Oil held near $51 a barrel as a more severe assessment of China’s coronavirus renewed fears over the threat to fuel demand.
World oil consumption will fall this quarter for the first time in over a decade – wiping out the growth previously expected – as the epidemic reduces economic activity and travel in China, according to the International Energy Agency. Cases of the disease in the country jumped by almost 15,000 after Hubei province, its epicenter, changed the way it calculates infections.
West Texas Intermediate crude for March delivery was little changed at $51.19 a barrel on the New York Mercantile Exchange as of 1:25 p.m. London time. It climbed 2.5 per cent on Wednesday. Brent for April settlement declined five cents to $55.74 on the ICE Futures Europe exchange.
At least fourAsian oil refinerswill take delivery of less Saudi Arabian crude than planned in March as the outbreak dents demand for fuel and creates a glut of alternative supplies, according to people with knowledge of the companies’ imports. Several shipments of liquid petroleum gas have been resold and diverted away from China, according to shipping intelligence firmVortexaLtd.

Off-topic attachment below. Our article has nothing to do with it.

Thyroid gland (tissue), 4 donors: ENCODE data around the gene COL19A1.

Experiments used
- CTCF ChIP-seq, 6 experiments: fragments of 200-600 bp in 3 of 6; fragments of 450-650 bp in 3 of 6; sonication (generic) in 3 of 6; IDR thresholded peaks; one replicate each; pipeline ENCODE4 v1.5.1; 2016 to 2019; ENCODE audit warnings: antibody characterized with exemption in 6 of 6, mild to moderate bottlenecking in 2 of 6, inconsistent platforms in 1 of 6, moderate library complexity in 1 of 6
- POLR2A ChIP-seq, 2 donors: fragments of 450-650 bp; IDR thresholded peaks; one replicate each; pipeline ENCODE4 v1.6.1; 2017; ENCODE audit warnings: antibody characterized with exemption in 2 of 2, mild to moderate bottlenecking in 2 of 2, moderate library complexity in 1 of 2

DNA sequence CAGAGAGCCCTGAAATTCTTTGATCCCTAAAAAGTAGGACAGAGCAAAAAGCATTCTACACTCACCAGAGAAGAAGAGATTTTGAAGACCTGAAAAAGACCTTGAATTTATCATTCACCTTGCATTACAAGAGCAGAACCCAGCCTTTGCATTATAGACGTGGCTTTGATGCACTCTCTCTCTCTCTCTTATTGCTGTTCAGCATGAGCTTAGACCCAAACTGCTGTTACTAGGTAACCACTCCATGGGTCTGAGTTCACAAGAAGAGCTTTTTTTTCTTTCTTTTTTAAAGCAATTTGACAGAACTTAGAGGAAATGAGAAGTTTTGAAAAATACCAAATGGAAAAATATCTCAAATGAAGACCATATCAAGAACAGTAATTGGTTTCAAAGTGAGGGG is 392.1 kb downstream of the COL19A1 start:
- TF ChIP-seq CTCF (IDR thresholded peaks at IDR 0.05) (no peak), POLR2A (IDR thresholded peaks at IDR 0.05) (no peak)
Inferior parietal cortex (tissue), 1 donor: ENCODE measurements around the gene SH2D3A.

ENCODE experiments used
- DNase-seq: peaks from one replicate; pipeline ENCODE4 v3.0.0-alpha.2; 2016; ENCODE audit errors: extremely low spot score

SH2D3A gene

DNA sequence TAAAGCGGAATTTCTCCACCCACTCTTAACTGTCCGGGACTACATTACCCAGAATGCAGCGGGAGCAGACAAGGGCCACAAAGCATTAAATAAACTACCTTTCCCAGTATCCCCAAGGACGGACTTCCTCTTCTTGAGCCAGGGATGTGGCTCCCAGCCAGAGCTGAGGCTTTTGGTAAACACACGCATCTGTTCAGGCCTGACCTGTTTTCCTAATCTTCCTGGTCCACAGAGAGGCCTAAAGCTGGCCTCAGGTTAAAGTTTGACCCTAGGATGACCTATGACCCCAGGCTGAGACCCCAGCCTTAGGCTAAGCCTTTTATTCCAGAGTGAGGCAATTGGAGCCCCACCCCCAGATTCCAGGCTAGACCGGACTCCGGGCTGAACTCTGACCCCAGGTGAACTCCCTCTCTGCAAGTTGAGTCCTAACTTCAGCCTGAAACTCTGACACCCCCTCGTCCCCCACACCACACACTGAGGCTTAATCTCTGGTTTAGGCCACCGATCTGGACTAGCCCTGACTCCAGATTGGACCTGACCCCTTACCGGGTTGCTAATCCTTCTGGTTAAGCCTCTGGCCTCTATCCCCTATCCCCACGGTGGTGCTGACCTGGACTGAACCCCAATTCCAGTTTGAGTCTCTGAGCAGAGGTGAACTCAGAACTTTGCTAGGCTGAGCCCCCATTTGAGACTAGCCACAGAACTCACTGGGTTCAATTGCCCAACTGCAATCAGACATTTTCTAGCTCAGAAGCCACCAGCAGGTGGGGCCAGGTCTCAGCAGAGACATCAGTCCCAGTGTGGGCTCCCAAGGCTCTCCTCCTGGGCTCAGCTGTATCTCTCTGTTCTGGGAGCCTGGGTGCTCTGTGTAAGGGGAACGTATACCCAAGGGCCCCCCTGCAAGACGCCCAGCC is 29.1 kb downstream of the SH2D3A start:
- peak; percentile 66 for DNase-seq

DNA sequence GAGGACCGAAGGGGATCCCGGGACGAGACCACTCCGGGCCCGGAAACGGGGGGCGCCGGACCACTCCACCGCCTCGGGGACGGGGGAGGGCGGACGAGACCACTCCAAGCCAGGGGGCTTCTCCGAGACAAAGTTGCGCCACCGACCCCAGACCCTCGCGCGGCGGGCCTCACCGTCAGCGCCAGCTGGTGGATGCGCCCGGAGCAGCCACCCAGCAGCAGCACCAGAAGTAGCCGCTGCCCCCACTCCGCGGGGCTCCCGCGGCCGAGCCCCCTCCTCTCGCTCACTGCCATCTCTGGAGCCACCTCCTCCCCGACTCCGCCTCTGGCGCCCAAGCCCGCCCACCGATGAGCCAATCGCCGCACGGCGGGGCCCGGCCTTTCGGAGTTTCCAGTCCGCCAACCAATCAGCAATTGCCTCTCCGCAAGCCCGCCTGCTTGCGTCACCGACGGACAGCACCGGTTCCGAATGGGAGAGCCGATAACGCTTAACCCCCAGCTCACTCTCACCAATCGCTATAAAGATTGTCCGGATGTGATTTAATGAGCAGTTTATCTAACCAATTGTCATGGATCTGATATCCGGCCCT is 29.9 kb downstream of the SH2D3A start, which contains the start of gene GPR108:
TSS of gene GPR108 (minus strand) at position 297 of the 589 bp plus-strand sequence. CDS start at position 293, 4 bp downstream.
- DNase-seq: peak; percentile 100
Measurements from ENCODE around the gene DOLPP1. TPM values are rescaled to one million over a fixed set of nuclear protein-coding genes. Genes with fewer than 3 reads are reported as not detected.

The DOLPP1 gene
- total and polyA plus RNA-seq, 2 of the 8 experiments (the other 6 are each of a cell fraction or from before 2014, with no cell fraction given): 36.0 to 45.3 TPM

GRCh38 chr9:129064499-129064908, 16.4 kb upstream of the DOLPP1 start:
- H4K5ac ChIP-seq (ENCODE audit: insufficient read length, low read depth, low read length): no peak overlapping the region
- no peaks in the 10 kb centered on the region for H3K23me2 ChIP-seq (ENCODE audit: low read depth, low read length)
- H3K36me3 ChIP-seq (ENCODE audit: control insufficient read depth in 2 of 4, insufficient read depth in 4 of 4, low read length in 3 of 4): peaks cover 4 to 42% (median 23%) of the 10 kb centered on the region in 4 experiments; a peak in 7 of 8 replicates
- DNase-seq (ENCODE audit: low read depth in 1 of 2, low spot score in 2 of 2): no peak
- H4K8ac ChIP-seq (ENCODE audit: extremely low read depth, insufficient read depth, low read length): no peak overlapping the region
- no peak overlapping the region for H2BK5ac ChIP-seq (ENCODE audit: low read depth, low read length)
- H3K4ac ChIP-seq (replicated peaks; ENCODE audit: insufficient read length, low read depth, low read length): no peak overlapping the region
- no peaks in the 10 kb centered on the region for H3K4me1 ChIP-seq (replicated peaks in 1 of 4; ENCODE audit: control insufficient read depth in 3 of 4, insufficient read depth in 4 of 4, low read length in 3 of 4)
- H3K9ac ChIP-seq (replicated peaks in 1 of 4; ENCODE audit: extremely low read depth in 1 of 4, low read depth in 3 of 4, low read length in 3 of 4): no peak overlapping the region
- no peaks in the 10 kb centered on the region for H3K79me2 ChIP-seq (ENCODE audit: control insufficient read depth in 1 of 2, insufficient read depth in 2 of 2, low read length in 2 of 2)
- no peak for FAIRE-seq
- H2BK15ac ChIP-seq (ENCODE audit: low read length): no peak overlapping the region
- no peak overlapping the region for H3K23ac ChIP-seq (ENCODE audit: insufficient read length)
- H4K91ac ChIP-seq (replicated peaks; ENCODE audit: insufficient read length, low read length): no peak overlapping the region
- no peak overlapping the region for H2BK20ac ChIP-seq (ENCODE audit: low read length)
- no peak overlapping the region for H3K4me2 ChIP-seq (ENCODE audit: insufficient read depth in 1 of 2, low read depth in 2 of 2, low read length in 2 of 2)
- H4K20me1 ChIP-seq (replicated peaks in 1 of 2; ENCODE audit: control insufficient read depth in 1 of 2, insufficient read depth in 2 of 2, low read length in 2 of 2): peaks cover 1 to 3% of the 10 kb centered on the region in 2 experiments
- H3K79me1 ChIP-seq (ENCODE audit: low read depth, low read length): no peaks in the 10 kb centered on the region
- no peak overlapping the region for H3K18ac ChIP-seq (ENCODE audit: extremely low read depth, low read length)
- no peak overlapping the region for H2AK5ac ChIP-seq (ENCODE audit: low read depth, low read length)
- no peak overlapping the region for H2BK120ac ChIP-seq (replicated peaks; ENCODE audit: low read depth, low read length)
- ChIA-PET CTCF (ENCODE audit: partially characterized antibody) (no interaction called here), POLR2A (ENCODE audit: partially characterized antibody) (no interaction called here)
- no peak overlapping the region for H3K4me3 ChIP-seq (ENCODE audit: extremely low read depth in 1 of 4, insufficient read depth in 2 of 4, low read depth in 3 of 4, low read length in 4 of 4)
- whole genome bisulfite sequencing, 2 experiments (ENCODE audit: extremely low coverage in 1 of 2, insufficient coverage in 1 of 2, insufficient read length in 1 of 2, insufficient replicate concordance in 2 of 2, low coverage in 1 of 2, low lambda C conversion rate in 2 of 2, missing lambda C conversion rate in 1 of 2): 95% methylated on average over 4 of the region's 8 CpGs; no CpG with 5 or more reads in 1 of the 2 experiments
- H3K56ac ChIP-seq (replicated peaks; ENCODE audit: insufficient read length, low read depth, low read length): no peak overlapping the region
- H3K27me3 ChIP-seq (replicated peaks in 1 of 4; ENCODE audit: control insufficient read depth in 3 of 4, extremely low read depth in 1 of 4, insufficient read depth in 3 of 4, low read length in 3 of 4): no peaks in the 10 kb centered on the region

Hopes that OPEC and its partners might imminently step in to shore up the market were also starting to fray.
Russia, which has so far resisted pressure from Saudi Arabia to consider fresh production cuts, hasn’t yet decided on whether action is needed and will settle its position in a “timely” way, a Kremlin spokesman said on Thursday.
“There are two factors driving short-term prices,” said HarryTchilinguirian,head of commodity markets strategy at BNP Paribas SA. “First is the ebb and flow of coronavirus statistics, and the second is the anticipation that Russia will eventually agree to cooperate with its OPEC counterparts for additional supply cuts.”
In another sign of weakening consumption, the U.S. reported the biggest weekly jump in crude stockpiles in three months.
© 2020 Bloomberg L.P.